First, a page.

This year’s DSU Executive has identified what we consider to be an important need for the future of our Union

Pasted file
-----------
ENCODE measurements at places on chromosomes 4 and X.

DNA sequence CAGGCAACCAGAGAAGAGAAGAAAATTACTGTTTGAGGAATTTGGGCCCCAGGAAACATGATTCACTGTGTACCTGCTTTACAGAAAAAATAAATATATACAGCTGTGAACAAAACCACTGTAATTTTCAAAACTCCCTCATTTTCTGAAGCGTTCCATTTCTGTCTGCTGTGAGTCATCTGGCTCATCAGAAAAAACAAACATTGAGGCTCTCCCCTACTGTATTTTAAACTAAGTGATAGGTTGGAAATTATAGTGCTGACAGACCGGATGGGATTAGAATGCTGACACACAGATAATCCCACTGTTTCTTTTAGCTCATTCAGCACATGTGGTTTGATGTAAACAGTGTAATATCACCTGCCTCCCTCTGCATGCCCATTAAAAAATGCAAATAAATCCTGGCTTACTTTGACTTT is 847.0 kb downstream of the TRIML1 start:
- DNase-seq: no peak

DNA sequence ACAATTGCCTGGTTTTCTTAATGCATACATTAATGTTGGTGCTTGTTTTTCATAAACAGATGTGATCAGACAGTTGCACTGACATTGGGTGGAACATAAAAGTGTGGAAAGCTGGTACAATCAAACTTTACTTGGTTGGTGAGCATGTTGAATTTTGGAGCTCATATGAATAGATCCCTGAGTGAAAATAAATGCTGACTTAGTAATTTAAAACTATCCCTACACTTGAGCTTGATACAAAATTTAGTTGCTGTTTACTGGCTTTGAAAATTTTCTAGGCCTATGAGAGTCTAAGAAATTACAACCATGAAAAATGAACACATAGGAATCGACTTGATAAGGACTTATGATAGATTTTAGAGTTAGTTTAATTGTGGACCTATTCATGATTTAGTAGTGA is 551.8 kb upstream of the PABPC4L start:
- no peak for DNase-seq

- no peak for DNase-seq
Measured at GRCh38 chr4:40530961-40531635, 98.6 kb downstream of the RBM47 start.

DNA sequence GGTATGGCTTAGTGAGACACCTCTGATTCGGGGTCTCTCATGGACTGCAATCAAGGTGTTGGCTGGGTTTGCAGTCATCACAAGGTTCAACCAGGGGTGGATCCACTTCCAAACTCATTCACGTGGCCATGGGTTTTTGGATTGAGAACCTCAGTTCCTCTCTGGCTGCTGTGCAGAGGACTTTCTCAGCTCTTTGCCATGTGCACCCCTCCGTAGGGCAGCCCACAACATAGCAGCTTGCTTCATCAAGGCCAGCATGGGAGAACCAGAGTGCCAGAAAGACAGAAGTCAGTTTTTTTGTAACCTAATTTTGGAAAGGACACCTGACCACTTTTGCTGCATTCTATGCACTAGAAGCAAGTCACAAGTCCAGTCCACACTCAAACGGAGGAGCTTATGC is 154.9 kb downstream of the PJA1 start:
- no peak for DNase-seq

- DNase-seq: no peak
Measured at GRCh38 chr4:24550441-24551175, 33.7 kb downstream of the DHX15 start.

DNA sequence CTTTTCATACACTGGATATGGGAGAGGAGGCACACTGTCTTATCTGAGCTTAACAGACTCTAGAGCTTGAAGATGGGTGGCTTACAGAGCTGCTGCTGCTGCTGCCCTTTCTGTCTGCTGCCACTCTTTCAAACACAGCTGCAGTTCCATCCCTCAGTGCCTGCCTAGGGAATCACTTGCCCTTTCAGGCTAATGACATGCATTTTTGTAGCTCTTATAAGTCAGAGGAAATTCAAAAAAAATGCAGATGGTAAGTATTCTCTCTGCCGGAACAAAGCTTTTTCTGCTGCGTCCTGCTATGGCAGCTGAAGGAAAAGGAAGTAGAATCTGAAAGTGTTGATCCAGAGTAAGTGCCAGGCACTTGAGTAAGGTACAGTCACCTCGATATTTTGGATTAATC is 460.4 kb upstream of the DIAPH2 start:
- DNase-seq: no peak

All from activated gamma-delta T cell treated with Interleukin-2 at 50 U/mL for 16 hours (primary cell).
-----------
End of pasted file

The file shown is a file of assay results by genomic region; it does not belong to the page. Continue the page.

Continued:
, and has developed a plan to fulfill this opportunity. One of the primary activities of the Student Union, in addition to service provision, social programming and leadership development, is about advocacy for students. We regularly work with the university’s governing bodies and administration, as well as municipal, provincial, and federal governments to raise student concerns and formulate proposed solutions for these partners. Whether it be about improving WIFI access on campus, lowering tuition fees, increasing university funding, improving student assistance, enhancing quality of education, or promoting the creation of a summer UPASS, the issues of advocacy are at the core of the Student Union’s purpose as an organization. Many of the key issues involved are complex and involve multi-year processes, especially given the time horizons of government and administrative decision making. However, student union executives typically serve only one-year terms, almost always carrying out their jobs while learning on the go. The result is that Executives spend almost their entire terms coming to grasp the truly complex history of issues and trying to define their own perspectives, making it difficult for them to advocate with true power on behalf of the students of Dalhousie. We as the student union need to establish a new position for a staff member who would be on hand, full-time to assist with advocacy research and strategizing. We would hire a staff member that has a detailed understanding of ins-and-outs of the key issues, that has practical hands on experience with community organizing, that has the skillsets and job flexibility to do in-depth, independent research as needed and that can provide this critical sense of institutional memory. This will provide a sense of continuity, confidence and intensity to our advocacy efforts. Nothing could be more needed in a time of rising tuition, university cuts, and overhaul within our university’s structures. Presently, our student union relies primarily on external organizations to lead our advocacy efforts. At the provincial level we are represented by Students Nova Scotia and federally we are represented by the Canadian Alliance of Student Associations. However, as the largest school in the Maritimes, we believe we have to do more than simply outsource our advocacy, we need to pursue ‘by Dalhousie, for Dalhousie’ solutions on the issues that most directly affect our campus (eg. via establishing a research and strategy coordinator). We propose that to fund such a position we withdraw our membership from the Canadian Alliance of Student Associations (equivalent to almost $50,000 when considering membership fees as well as conference costs) and redirect these resources into hiring a full-time staff member with the skillsets previously described. OUR CURRENT SITUATION: There are no particular benefits we would be missing out on by dropping out of CASA. The federal government has a very limited mandate with regards to education matters and over the past decade has demonstrated a severe resistance to exploring any of the fundamental changes that are needed at the national level (eg. a return to mid-1990s level funding), despite the calls of both federal advocacy groups. There are three primary areas where the federal government is directly involved in education: research funding, aboriginal education and the Canada Student Loans Program. However, in these areas there is limited opportunity.